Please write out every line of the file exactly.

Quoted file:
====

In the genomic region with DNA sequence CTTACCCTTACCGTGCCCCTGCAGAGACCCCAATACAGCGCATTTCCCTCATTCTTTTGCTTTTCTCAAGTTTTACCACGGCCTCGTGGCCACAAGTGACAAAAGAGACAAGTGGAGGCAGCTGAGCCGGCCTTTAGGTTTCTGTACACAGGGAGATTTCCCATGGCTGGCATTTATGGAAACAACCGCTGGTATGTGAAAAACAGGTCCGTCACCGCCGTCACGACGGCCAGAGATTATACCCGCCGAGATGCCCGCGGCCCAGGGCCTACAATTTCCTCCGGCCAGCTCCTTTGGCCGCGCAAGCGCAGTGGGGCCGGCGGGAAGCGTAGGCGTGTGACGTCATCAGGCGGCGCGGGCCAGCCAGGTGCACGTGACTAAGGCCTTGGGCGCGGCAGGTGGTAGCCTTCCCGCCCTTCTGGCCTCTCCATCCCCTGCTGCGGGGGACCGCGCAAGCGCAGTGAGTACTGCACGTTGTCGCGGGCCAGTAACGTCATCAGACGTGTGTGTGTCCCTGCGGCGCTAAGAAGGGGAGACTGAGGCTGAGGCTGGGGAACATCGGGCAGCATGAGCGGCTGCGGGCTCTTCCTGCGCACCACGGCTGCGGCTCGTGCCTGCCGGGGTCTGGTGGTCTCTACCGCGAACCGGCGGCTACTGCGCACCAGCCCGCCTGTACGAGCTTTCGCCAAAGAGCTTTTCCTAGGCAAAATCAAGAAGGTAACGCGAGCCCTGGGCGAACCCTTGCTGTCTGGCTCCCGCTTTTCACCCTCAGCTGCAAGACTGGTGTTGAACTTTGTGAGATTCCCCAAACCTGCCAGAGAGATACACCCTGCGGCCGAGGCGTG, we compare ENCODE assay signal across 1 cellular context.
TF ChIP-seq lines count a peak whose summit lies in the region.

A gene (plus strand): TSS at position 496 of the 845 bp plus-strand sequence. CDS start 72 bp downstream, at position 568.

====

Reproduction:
In the genomic region with DNA sequence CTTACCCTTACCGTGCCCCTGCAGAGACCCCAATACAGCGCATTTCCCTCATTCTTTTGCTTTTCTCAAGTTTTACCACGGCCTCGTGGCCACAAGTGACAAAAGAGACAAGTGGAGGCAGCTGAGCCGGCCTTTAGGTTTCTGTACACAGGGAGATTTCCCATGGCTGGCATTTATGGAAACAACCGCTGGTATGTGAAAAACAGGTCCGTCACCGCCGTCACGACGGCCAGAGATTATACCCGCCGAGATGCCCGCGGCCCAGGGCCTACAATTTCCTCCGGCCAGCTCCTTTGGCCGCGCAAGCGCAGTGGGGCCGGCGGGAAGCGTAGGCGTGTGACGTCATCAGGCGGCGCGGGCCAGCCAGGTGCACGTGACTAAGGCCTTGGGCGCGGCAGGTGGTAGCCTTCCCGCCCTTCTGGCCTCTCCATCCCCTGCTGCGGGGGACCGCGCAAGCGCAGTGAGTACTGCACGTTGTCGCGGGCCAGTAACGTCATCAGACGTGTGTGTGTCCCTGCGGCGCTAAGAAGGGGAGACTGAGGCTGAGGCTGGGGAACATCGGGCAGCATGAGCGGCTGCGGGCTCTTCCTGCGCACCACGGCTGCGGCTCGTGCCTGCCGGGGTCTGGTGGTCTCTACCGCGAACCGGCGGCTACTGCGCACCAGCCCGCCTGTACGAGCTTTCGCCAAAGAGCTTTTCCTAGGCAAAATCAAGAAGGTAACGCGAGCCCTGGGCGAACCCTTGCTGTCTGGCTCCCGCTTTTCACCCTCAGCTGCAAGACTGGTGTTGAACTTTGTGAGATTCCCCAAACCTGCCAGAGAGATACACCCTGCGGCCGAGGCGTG, we compare ENCODE assay signal across 1 cellular context.
TF ChIP-seq lines count a peak whose summit lies in the region.

A gene (plus strand): TSS at position 496 of the 845 bp plus-strand sequence. CDS start 72 bp downstream, at position 568.